On July 29, 1958, President Dwight Eisenhower signs into law the National Aeronautics and Space Act. This establishes the National Aeronautics and Space Administration (NASA) as the successor to the National Advisory Committee for Aeronautics (NACA) as well as shifting the mission of space exploration from the military to the civilian sector. NASA officially became an operational agency on October 1 of the same year. Approximately 11 years later, the agency would land the first men on the moon with the Apollo 11 mission. Since then, NASA has led the way in space exploration as well as aeronautical and scientific ventures and, alongside private sector ventures, plans to eventually launch a manned mission to Mars.
Featured in this image are three objects associated with NASA's early days. The pressure suit worn by the fox is the Navy Mk. IV, also known as the Mercury suit due to its use in the early Mercury space missions. The rocket is the Mercury-Redstone which served as the booster for NASA's early manned spaceflights. The aircraft is the North American X-15, current record-holder for fastest powered manned aircraft. The X-15 first flew in 1959 and has held its record since 1967.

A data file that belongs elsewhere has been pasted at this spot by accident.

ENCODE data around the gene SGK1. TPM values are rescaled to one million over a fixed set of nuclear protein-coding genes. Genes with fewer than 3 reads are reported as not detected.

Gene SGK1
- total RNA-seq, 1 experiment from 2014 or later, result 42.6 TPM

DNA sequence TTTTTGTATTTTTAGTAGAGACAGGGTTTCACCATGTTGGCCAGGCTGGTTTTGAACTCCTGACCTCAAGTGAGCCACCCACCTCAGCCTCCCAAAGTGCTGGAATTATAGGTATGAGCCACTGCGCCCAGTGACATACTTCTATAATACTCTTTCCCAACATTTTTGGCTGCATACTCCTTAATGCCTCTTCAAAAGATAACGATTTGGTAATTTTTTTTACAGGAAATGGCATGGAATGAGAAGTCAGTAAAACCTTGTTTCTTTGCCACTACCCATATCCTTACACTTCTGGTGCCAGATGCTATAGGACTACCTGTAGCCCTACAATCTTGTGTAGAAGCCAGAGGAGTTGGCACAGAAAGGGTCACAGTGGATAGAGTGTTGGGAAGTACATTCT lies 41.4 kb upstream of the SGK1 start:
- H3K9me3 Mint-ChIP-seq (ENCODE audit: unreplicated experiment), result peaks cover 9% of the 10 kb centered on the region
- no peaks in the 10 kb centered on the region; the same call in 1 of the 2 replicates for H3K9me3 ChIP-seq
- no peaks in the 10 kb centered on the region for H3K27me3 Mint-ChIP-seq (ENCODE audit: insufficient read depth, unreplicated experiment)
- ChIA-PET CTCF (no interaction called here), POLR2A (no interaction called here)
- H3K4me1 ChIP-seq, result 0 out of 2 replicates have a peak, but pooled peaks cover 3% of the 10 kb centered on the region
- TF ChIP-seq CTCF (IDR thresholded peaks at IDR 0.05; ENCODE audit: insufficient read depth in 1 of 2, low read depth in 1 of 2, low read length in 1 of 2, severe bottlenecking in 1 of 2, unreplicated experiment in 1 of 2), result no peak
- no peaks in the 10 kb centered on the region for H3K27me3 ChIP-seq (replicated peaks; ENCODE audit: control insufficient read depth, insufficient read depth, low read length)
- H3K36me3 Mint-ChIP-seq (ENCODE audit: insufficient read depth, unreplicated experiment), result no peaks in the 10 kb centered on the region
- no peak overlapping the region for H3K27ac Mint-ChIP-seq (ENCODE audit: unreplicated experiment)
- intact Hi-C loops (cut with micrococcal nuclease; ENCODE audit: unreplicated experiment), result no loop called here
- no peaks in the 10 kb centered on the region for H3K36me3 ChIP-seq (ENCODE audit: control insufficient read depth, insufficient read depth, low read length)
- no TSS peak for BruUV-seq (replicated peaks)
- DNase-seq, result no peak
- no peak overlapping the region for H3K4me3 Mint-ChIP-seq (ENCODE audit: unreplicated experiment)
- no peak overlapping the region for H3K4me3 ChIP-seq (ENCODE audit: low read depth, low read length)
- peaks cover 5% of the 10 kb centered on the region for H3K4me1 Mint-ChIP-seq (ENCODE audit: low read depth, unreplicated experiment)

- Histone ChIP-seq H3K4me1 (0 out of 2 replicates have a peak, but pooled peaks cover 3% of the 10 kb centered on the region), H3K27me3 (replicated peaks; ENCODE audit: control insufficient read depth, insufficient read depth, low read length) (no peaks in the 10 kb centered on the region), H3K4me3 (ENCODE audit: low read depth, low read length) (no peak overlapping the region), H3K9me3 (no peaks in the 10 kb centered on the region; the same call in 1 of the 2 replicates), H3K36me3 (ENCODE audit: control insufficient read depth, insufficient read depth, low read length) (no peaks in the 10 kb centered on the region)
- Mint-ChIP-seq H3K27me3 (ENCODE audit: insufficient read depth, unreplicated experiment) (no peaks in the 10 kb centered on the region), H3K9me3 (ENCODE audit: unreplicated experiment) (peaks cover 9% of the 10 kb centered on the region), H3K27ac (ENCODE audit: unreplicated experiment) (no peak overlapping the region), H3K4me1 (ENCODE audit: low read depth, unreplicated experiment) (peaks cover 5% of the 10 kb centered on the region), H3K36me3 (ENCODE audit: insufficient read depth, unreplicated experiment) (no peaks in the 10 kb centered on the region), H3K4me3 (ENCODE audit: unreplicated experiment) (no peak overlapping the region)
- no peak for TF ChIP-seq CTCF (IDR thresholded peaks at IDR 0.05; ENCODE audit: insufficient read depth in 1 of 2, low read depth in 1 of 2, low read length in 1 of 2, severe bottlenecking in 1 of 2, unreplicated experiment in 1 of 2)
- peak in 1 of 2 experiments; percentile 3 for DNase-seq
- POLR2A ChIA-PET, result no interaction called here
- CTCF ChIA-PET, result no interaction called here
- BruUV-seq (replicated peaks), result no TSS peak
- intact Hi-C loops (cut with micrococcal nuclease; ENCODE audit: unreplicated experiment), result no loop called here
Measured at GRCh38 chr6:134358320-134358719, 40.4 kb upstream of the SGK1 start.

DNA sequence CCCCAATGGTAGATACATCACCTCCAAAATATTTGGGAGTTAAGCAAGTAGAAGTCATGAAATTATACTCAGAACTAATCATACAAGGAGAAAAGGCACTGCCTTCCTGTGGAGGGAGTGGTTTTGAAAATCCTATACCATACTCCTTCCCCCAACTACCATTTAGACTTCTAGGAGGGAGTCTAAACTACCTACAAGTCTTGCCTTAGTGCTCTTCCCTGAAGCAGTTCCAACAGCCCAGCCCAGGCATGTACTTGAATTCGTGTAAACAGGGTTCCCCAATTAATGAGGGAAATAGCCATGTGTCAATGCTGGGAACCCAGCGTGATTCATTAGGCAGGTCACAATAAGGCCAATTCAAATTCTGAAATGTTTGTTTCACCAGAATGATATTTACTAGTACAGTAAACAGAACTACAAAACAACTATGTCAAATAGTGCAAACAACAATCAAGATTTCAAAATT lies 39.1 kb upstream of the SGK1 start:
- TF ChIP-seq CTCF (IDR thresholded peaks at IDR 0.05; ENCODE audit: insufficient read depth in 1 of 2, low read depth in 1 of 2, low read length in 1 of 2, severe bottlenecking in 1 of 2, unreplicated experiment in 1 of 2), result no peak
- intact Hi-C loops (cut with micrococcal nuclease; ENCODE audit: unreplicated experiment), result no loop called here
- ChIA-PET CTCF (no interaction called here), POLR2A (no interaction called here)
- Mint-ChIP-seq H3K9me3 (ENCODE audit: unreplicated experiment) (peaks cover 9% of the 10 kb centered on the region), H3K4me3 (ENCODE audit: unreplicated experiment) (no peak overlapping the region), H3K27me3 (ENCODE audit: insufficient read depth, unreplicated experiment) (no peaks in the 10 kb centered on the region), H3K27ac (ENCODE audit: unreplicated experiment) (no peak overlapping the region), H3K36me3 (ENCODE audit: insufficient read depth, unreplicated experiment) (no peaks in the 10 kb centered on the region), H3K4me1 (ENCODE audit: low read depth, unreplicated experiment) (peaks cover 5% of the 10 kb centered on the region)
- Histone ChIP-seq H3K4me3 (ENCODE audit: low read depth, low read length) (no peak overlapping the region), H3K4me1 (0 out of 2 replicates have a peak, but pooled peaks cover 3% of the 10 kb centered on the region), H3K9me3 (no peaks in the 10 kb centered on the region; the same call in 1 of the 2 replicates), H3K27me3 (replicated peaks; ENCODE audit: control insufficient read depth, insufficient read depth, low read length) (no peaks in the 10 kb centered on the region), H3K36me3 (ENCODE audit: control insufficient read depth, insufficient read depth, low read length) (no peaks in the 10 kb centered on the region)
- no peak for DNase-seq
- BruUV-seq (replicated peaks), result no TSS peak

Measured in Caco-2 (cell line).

, this day in history
, july 29
, national aeronautics and space act
, national aeronautics and space administration
, north american x-15
, rocket plane
, mercury suit
2 years, 3 months ago
29 Jul 2016 22:57 CEST
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